Cybersecurity, like any security, is an arms-race of constant improvement and evolution. Every day, malicious entities and bad actors find new and more inventive ways to infiltrate private networks and steal precious information; and every day, cybersecurity specialists have to improve their systems and techniques for preventing, shutting down, and revealing such intrusions. A vital part of this (and any security endeavor) is for the “defense team” to assess their own weaknesses, strengths, and resources, so as to get the job done, efficiently.
Security Analysts (SA) are the chosen specialists for the task of assessing the digital defenses of a given network. They do this by running Penetration Testing and Vulnerability Assessments, which help to simulate various methods of infiltration, safely and productively. Like running dyed water through a system of pipes to determine where a leak is coming from, and then finding ways to “plug the holes”. The tools that they use to do this job are varied, and often are unique to a given team of Analysts. Such as the Leahy Center’s own Security Analysis team. Let’s hear from one of them, now…
From Nicholas Jones:
I am a Security Operations Center (SOC) Analyst for the Leahy Center of Digital Forensics & Cybersecurity. We focus on security information aspects of the Leahy Center, and we monitor online security for a few small clients. In terms of equipment, computers are our best friends. There aren’t any distinct pieces of equipment that I am allowed to talk about, however, I can say that we use a System Information & Event Management (SIEM) structure to monitor and investigate online activity in the Leahy Center, and in clients’ networks.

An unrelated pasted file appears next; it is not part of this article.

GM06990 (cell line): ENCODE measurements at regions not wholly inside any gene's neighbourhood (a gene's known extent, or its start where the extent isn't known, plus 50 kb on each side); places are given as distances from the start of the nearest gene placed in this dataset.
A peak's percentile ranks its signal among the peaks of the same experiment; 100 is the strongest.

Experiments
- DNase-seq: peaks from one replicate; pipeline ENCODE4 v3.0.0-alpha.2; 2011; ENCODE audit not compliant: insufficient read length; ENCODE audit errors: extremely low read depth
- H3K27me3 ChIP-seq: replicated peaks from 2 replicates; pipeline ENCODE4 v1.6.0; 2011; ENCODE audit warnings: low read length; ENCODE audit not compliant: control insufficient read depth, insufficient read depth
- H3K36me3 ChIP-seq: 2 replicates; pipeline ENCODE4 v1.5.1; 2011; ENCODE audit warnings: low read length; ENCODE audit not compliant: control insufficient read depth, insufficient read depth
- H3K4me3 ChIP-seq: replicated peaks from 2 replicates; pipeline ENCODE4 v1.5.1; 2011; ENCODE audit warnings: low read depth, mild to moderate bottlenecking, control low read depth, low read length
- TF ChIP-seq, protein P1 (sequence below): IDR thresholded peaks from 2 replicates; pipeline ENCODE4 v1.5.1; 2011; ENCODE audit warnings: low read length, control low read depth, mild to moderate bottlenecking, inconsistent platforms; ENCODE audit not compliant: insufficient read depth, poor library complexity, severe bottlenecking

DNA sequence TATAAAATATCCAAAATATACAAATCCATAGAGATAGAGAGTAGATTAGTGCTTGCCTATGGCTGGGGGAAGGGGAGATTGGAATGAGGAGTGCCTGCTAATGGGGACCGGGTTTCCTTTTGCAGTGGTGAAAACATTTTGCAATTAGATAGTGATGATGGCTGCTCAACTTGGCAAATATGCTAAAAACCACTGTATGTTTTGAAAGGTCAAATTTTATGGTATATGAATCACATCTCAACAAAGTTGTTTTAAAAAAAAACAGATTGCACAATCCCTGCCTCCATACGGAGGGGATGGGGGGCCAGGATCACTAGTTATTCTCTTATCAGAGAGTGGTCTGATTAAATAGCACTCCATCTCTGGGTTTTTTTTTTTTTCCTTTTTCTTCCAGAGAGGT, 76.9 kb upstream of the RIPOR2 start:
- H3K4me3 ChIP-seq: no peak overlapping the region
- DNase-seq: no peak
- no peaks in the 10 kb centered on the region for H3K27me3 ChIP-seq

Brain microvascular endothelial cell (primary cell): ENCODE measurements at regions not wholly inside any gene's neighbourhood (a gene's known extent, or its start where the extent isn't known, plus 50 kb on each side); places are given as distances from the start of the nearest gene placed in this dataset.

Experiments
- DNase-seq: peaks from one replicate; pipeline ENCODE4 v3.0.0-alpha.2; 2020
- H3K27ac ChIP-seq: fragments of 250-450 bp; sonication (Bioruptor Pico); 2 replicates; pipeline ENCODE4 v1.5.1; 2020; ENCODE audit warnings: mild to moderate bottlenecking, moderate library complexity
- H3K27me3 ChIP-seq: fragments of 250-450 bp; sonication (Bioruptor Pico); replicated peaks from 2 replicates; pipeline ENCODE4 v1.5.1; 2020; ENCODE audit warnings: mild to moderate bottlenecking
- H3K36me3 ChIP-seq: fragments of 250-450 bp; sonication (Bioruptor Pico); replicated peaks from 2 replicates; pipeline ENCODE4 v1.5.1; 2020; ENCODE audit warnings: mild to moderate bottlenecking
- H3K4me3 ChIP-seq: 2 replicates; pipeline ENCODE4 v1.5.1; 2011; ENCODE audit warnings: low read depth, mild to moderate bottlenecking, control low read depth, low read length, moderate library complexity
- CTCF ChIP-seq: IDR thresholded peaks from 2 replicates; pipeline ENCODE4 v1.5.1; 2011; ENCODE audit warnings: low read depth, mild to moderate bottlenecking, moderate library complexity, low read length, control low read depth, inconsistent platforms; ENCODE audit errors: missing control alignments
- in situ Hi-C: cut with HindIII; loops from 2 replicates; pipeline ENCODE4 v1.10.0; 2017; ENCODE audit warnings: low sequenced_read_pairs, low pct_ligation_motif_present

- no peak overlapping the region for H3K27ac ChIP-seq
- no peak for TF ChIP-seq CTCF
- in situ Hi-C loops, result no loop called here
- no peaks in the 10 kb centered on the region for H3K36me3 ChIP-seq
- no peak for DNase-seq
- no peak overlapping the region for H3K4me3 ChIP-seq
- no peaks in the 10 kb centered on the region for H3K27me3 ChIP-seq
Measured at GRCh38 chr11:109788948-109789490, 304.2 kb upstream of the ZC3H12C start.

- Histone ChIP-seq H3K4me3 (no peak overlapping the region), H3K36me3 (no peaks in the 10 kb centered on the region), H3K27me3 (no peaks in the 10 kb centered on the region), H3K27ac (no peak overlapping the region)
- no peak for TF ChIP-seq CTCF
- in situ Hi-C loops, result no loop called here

I became a security analyst at the Leahy Center to gain real world experience, and learn from analysts with much more experience and knowledge than myself. I entered the field of cyber security because I think it is one of the coolest niches you can go into. The cyber world is constantly evolving, and thus there is always something new to learn, every day, even for the most experienced cyber defenders out there. I knew coming into this field that I was setting myself up with future job security, and (hopefully) financial freedom, because when you work in cybersecurity: there is always something new to work on.
The job of a Security Analyst (and any cybersecurity specialist) is never done and never in low demand. As with all times and places: when an object is possessed by someone, there’s always someone else aiming to take it from them. In this modern age, the only novelty is that the “object” is information, that the vaults and safes are found on digital networks, and that the consequences of a security-breach are more dire than ever. So, take care to invest in a good Security Analysis team, if you need one, or better yet: hire ours. We’re always ready to help.
Written by James Kallenbrum ‘23 // Professional Writing